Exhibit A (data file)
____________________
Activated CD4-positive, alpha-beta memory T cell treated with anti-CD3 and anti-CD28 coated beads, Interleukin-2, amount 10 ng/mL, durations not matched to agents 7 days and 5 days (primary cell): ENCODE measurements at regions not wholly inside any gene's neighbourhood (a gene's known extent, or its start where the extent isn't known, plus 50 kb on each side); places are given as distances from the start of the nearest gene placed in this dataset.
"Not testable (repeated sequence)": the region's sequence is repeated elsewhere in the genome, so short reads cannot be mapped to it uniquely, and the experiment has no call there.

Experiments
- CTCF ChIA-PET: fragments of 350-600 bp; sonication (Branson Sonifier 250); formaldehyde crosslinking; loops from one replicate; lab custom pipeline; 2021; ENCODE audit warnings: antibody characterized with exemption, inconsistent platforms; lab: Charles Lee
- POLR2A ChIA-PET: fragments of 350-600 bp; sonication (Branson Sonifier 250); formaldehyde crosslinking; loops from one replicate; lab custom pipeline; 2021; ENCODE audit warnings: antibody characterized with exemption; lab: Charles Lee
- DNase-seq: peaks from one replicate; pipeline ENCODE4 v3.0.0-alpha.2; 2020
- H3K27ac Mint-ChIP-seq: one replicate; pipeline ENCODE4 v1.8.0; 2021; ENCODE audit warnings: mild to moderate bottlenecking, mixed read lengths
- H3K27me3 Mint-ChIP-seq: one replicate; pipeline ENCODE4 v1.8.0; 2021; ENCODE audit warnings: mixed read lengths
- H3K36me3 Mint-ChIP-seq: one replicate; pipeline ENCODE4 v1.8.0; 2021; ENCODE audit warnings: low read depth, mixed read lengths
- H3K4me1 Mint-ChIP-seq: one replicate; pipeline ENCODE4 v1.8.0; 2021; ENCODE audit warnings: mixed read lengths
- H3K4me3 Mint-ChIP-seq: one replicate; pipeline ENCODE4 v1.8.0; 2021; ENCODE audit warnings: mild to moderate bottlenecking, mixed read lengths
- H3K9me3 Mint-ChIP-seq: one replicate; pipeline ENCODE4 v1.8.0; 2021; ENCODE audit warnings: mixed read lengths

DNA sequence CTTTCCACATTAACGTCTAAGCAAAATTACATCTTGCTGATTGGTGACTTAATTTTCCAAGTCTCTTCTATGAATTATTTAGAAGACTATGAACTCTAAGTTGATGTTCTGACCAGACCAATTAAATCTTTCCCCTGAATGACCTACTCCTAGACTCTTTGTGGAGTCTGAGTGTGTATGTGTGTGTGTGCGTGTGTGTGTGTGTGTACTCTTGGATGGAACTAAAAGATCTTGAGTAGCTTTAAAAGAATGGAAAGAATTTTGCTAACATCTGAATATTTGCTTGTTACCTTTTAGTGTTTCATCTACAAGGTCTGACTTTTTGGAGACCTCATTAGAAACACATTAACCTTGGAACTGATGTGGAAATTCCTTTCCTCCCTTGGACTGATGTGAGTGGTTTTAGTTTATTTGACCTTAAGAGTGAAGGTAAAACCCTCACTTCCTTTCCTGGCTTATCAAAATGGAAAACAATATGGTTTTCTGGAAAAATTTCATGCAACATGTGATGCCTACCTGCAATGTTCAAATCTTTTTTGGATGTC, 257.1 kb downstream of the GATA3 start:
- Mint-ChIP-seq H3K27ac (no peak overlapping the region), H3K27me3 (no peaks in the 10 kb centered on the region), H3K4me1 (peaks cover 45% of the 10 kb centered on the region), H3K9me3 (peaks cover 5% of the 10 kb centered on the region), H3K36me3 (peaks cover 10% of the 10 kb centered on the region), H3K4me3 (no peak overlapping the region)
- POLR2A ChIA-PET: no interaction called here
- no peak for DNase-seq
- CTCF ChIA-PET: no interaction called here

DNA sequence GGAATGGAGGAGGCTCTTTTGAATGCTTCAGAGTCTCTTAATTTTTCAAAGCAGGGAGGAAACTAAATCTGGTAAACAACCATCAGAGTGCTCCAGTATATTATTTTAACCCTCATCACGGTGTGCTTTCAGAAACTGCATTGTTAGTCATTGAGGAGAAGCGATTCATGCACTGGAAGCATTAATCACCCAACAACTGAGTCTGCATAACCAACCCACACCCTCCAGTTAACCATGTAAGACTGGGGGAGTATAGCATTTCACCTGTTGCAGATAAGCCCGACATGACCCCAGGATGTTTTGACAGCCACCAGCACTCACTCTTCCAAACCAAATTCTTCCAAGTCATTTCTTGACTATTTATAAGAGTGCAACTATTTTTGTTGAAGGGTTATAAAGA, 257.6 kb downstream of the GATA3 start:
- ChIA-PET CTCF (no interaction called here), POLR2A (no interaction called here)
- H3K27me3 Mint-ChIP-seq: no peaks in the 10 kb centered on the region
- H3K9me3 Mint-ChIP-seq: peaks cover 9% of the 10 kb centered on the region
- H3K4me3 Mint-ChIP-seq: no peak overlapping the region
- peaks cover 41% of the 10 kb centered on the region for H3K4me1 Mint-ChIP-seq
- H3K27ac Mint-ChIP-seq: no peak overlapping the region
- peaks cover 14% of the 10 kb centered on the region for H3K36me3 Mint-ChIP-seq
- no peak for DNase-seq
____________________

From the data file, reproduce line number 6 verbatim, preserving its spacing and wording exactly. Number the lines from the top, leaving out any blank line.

- DNase-seq: peaks from one replicate; pipeline ENCODE4 v3.0.0-alpha.2; 2020